While Weir writes in that article “IT IS PERFECTLY LEGAL” and “Texas A&M is doing nothing wrong, or even involved,” these kinds of claims are still problematic for a school. A key distinction drawn with NIL rules so far is that a NIL deal cannot be offered to specific players as an enticement to go to a specific school; those deals are supposed to be made with players after they have signed with the school. (There are some apparent exceptions to this so far that have not yet been targeted by NCAA enforcement when it comes to sponsorship of whole teams or whole position groups, but even there, there’s maybe plausible deniability of “We’re offering it this year to the current players, and we’re not promising recruits it will continue, even though it probably will.”)
And yes, it’s certainly plausible that there are backchannel conversations going on between boosters and recruits. The idea of paying recruits to go to a certain university has been discussed throughout most of the history of college football, and has been confirmed to be happening in some cases. (Steven Godfrey’s 2014 “Meet The Bag Man” SB Nation piece remains a good read on this.) But actually suggesting that impermissible activity is happening at a particular school requires a whole lot of dogged and detailed reporting. And it creates a whole lot of problems if those suggestions are made without sufficient factual backing.
An interesting media case in point there is Charles Robinson’s 2011 Miami investigation at Yahoo, widely praised for the specific and detailed allegations it made (and although it led to only limited sanctions, much of that was on the NCAA’s own investigation), versus George Dohrmann and Thayer Evans’ 2013 investigation of Oklahoma State at Sports Illustrated, which saw incredible pushback from the cited sources and from other media outlets and led to only very minimal NCAA punishment. There’s still plenty of debate over just what happened at Oklahoma State and just how justified SI’s series was, but it’s notable that it was going on a whole lot more than “one message board post from an anonymous user the article author doesn’t even claim to know,” and it still drew tremendous flak.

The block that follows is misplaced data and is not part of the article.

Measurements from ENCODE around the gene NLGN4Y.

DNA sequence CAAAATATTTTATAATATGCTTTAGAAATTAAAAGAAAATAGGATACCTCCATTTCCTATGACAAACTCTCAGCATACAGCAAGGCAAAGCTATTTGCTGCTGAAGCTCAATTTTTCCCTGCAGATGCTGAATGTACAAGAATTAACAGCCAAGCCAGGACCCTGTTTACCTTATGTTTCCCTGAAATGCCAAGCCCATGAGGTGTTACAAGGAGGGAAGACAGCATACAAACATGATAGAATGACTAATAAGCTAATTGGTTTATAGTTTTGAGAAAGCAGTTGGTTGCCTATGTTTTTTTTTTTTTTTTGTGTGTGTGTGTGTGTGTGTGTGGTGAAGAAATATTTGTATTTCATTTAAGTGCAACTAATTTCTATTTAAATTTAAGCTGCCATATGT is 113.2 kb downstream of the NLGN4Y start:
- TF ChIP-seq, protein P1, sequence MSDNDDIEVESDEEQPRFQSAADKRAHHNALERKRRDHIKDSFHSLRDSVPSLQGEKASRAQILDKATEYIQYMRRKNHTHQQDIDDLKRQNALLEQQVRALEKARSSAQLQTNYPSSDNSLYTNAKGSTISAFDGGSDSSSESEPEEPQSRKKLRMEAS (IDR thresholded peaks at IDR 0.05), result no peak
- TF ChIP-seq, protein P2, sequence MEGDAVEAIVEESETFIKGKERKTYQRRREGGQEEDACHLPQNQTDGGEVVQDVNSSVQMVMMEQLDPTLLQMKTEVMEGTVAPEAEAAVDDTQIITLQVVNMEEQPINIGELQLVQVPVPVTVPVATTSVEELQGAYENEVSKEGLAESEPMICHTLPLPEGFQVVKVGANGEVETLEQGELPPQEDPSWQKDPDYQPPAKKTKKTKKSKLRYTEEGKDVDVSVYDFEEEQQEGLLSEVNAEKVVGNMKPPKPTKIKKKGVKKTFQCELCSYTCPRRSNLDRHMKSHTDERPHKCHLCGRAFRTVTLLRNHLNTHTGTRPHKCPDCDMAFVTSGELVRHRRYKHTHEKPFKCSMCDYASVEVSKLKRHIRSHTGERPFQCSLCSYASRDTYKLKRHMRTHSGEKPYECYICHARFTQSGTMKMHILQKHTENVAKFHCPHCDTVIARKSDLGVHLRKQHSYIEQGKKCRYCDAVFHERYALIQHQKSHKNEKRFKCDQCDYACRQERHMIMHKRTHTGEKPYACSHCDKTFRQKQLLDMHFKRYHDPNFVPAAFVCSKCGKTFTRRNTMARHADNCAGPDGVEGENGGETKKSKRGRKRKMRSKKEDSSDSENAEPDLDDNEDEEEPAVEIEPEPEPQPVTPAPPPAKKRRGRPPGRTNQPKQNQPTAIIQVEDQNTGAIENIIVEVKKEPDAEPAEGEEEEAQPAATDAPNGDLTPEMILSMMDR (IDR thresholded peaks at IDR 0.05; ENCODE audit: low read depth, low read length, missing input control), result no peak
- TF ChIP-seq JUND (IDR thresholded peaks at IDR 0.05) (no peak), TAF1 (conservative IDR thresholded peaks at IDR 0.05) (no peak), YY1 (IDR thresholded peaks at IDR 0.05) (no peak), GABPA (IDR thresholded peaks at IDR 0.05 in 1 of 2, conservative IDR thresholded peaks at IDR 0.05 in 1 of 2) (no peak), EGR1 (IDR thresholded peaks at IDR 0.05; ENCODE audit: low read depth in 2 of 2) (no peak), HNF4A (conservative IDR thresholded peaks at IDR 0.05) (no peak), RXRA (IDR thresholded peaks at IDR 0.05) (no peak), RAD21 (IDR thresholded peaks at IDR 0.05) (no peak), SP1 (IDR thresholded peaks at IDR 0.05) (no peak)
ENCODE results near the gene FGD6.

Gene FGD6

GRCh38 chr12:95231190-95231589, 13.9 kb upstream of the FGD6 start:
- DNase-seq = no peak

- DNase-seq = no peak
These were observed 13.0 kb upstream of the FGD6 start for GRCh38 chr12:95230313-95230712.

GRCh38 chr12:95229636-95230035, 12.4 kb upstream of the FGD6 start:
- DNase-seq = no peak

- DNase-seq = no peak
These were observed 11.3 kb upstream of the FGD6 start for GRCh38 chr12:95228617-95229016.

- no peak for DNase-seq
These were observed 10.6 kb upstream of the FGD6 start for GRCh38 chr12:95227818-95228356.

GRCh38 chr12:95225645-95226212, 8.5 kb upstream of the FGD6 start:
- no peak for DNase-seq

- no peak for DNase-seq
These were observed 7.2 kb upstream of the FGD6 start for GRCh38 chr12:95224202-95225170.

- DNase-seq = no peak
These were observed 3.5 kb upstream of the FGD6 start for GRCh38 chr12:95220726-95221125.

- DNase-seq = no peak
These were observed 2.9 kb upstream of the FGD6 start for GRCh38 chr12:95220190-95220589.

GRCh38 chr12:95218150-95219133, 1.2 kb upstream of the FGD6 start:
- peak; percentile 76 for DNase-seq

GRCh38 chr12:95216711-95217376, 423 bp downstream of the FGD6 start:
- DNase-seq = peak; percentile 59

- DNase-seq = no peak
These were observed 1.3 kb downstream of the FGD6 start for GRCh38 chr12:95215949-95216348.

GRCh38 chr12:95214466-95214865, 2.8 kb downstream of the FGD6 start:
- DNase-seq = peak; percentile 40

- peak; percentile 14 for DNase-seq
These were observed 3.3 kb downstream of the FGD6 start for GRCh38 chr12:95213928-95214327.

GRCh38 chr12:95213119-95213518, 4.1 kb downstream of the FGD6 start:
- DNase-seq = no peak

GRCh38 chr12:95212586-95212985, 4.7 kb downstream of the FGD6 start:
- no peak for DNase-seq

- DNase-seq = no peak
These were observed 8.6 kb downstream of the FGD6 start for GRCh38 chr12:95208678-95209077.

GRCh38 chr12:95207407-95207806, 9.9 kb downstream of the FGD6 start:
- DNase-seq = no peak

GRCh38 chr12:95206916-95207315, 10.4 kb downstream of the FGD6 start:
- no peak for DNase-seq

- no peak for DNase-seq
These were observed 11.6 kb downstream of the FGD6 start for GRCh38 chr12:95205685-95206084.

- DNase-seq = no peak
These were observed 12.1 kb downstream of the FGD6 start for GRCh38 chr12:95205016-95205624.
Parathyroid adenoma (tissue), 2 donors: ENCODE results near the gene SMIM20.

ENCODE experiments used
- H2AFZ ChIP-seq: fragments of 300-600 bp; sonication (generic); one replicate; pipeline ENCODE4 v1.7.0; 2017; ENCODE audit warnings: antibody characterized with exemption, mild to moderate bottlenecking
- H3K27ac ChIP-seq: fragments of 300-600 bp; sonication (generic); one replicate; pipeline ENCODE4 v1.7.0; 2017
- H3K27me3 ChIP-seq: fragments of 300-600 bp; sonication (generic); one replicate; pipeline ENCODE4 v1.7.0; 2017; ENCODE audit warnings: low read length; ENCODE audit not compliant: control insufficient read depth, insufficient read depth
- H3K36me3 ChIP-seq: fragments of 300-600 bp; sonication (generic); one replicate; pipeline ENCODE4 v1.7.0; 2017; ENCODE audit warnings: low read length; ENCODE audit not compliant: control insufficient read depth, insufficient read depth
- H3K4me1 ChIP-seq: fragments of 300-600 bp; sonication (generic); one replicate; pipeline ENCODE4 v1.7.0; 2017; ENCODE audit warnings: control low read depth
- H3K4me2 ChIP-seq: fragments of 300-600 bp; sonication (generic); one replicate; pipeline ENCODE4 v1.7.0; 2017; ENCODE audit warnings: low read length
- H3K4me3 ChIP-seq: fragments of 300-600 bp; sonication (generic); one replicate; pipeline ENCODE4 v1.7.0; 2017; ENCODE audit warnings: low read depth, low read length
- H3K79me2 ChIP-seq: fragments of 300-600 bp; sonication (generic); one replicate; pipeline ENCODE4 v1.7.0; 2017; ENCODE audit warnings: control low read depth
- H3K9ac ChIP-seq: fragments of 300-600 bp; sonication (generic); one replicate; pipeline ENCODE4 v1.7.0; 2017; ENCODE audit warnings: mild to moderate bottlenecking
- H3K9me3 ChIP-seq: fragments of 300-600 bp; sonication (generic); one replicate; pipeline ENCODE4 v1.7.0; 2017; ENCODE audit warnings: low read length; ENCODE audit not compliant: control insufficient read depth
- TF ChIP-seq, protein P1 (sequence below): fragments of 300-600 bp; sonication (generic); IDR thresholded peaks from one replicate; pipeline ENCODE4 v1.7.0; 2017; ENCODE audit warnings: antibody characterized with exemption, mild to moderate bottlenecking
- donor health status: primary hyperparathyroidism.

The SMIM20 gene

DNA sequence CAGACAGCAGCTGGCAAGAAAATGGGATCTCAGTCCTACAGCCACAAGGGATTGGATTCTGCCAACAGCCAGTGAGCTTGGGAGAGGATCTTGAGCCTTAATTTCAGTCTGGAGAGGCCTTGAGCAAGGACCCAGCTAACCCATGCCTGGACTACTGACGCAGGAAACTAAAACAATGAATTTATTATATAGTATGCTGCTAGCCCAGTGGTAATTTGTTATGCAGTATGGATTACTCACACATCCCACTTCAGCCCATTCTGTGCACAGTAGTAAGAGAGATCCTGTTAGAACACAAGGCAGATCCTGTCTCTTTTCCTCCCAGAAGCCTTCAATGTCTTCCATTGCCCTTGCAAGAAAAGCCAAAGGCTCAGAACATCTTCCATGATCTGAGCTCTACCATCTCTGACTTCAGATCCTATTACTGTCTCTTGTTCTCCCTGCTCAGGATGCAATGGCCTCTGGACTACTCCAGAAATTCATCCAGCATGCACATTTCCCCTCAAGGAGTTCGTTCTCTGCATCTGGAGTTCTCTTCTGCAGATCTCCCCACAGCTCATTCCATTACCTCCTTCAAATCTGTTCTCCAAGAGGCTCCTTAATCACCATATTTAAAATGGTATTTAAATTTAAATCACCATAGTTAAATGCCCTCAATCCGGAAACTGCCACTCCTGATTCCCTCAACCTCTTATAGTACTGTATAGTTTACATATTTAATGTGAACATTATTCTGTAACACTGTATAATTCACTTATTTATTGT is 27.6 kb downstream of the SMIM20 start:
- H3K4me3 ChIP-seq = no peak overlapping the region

And yes, absolutely, no one is confusing that BroBible piece with an actual investigation. But it’s still sort of remarkable that it just takes this poster’s claims at face value and provides no further supporting evidence for them. Also, suggesting that an unsupported post on a message board about another school is a “report” is the biggest stretching of the word “report” we’ve ever seen. And while it is somewhat annoying that Fisher conflated someone quoted in the article with the author of the article, even that isn’t as much of a problem in this case as it’s been in other cases, as Weir thoroughly and uncritically presents the unsupported “SlicedBread” thesis as something he agrees with. This isn’t “SlicedBread” saying one thing and Weir saying another thing in a post commenting on it; it’s Weir taking the thread of SlicedBread’s post and sewing a whole sweater around it.
Of course, it is not out of the question that “SlicedBread” is right. We’ve seen several cases where anonymous message board posters do actually have a correct scoop, including noted MLB insiders KatyPerrysBootyHole and wetbutt23. We’ve also seen this on Twitter, from noted NHL insider FredTheDog04 to actual named fans like Katie Camlin and Brian Chandler. But levying improper NIL allegations at a particular program is a serious matter, and one that, in a non-message board venue, probably deserves sourcing beyond a post on a message board about a different school entirely. So it’s hard not to see Fisher’s point here, even if it wasn’t “SlicedBread” who wrote the story in question.
Update: For his part, Weir responded to Fisher’s comments with a “Jimbo Fisher Got VERY Defensive While Denying That Texas A&M Spent A Small Fortune On Recruiting” BroBible article. And he also updated the initial piece with “EDITORIAL NOTE: I identified the source Sliced Bread as someone with knowledge of recruiting in this specific region.” And in a conversation with AA about his initial piece, Weir said ‘It does not say that recruits are made aware of a deal, nor does it imply that there are discussions of a specific deal.'”